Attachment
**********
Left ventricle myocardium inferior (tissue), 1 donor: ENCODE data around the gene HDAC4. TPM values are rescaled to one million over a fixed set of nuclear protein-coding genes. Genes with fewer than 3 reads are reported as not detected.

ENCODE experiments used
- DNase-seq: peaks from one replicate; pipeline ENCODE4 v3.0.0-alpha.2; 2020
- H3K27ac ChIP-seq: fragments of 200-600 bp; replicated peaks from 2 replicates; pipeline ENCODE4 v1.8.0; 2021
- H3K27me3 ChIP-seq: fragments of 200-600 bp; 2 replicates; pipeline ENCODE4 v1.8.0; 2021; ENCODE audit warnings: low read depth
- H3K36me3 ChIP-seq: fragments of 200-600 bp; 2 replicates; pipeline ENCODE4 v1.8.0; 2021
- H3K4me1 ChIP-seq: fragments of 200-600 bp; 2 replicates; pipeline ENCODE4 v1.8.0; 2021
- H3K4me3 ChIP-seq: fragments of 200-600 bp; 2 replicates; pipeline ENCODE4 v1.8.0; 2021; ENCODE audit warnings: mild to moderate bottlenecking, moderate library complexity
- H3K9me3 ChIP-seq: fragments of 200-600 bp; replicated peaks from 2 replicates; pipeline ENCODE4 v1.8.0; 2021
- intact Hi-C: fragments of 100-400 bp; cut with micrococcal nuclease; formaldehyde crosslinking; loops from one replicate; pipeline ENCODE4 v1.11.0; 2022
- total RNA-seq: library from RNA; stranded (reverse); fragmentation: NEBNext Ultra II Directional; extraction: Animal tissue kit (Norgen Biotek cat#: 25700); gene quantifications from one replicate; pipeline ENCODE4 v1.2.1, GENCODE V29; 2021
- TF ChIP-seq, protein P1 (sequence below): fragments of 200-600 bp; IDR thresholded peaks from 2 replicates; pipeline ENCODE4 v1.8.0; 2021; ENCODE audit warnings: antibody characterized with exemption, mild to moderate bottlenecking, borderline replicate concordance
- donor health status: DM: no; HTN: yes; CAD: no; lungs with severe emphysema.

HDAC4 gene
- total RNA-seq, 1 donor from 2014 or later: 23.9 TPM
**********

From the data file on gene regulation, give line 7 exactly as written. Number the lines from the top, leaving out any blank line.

- H3K4me1 ChIP-seq: fragments of 200-600 bp; 2 replicates; pipeline ENCODE4 v1.8.0; 2021